Vital Signs: Containment of Novel Multidrug-Resistant Organisms and Resistance Mechanisms — United States, 2006–2017
Weekly / April 6, 2018 / 67(13);396-401
On April 3, 2018, this report was posted online as an MMWR Early Release.
Kate Russell Woodworth, MD1; Maroya Spalding Walters, PhD1; Lindsey M. Weiner, MPH1; Jonathan Edwards, MStat1; Allison C. Brown, PhD1; Jennifer Y. Huang, MPH1; Sarah Malik, PhD1; Rachel B. Slayton, PhD1; Prabasaj Paul, PhD1; Catherine Capers, MA1; Marion A. Kainer, MD2; Nancy Wilde3; Alicia Shugart, MA1; Garrett Mahon, MPH1; Alexander J. Kallen, MD1; Jean Patel, PhD1; L. Clifford McDonald, MD1; Arjun Srinivasan, MD1; Michael Craig, MPP1; Denise M. Cardo, MD1 (View author affiliations)View suggested citation
Background: Approaches to controlling emerging antibiotic resistance in health care settings have evolved over time. When resistance to broad-spectrum antimicrobials mediated by extended-spectrum β-lactamases (ESBLs) arose in the 1980s, targeted interventions to slow spread were not widely promoted. However, when Enterobacteriaceae with carbapenemases that confer resistance to carbapenem antibiotics emerged, directed control efforts were recommended. These distinct approaches could have resulted in differences in spread of these two pathogens. CDC evaluated these possible changes along with initial findings of an enhanced antibiotic resistance detection and control strategy that builds on interventions developed to control carbapenem resistance.
Methods: Infection data from the National Healthcare Safety Network from 2006–2015 were analyzed to calculate changes in the annual proportion of selected pathogens that were nonsusceptible to extended-spectrum cephalosporins (ESBL phenotype) or resistant to carbapenems (carbapenem-resistant Enterobacteriaceae [CRE]). Testing results for CRE and carbapenem-resistant Pseudomonas aeruginosa (CRPA) are also reported.
Results: The percentage of ESBL phenotype Enterobacteriaceae decreased by 2% per year (risk ratio [RR] = 0.98, p< 0.001); by comparison, the CRE percentage decreased by 15% per year (RR = 0.85, p< 0.01). From January to September 2017, carbapenemase testing was performed for 4,442 CRE and 1,334 CRPA isolates; 32% and 1.9%, respectively, were carbapenemase producers. In response, 1,489 screening tests were performed to identify asymptomatic carriers; 171 (11%) were positive.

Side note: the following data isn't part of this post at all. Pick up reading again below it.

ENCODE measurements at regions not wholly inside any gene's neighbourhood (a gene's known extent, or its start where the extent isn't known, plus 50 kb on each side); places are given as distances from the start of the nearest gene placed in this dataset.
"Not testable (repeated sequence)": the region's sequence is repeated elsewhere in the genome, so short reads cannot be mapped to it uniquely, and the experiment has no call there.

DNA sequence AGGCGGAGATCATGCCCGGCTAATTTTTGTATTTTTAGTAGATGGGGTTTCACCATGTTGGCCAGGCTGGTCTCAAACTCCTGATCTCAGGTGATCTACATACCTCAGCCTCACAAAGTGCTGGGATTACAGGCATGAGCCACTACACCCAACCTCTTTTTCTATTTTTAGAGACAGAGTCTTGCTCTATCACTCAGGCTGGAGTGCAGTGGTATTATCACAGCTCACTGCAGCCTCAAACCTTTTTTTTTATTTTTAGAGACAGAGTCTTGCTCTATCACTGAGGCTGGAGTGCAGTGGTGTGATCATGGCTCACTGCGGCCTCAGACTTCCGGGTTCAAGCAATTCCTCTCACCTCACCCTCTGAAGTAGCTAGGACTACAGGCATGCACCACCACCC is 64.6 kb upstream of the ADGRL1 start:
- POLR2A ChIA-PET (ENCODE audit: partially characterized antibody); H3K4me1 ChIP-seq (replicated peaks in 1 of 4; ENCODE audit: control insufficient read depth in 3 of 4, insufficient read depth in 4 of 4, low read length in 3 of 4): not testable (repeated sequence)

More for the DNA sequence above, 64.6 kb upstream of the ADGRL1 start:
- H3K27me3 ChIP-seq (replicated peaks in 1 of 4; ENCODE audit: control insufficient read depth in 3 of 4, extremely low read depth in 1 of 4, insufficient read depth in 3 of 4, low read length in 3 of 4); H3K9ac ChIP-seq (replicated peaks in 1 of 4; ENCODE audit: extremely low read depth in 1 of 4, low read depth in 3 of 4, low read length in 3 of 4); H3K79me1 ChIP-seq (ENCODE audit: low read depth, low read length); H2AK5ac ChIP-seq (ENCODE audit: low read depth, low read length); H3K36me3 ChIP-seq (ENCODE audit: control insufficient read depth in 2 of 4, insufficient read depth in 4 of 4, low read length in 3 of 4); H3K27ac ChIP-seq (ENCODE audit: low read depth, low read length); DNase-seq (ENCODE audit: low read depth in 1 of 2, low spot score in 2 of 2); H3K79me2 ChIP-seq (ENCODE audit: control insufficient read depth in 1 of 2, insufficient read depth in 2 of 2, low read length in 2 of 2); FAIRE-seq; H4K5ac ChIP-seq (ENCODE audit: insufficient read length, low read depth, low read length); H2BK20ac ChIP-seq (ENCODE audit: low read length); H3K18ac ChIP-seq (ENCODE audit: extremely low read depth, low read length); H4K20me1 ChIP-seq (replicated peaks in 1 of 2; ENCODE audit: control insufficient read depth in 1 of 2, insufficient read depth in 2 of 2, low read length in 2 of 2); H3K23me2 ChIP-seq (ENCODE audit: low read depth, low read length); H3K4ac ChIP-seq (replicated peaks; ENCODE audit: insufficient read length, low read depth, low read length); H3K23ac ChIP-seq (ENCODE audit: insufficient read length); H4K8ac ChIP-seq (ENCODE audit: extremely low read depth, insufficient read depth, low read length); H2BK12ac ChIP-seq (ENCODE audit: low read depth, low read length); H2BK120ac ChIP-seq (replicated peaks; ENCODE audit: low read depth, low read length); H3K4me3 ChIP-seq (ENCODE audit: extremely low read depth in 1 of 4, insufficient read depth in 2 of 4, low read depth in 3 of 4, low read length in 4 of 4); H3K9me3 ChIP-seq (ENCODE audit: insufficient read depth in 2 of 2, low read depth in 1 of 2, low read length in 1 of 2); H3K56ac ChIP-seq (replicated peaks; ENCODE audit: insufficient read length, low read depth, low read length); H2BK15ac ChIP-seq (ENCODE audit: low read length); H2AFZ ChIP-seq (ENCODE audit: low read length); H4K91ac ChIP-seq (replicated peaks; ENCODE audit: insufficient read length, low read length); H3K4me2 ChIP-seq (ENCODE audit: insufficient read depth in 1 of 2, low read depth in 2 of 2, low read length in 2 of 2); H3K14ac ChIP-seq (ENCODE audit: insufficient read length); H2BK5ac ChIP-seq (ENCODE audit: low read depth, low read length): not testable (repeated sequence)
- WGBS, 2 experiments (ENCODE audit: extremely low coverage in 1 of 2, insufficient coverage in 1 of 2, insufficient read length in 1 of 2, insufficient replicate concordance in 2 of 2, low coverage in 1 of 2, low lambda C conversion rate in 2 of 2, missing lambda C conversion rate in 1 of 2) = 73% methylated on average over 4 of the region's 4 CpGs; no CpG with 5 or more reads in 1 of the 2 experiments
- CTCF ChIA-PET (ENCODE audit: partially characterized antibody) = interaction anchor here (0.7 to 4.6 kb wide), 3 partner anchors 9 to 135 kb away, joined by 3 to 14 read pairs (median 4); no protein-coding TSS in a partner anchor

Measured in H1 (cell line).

Conclusions: The proportion of Enterobacteriaceae infections that were CRE remained lower and decreased more over time than the proportion that were ESBL phenotype. This difference might be explained by the more directed control efforts implemented to slow transmission of CRE than those applied for ESBL-producing strains. Increased detection and aggressive early response to emerging antibiotic resistance threats have the potential to slow further spread.
The emergence and spread of antibiotic resistance threatens to outpace the development of new antimicrobials, and slowing the spread of these organisms has become a priority. Among Enterobacteriaceae, the family of pathogens most frequently associated with health care–associated infections (1), resistance to the broad-spectrum antimicrobials extended-spectrum cephalosporins and carbapenems has been driven largely by the spread of plasmid-mediated resistance genes encoding extended-spectrum β-lactamases (ESBLs) and carbapenemases, respectively. In the United States, ESBL-producing Enterobacteriaceae were first reported in 1988 (2). The emergence of these ESBL-producing isolates limited the options available for treatment, but these organisms remained susceptible to some first-line therapies, including carbapenems. In general, facilities independently selected approaches to control spread, which often included core infection control practices, such as hand hygiene, and placing patients with ESBL-producing strains in single rooms under Contact Precautions.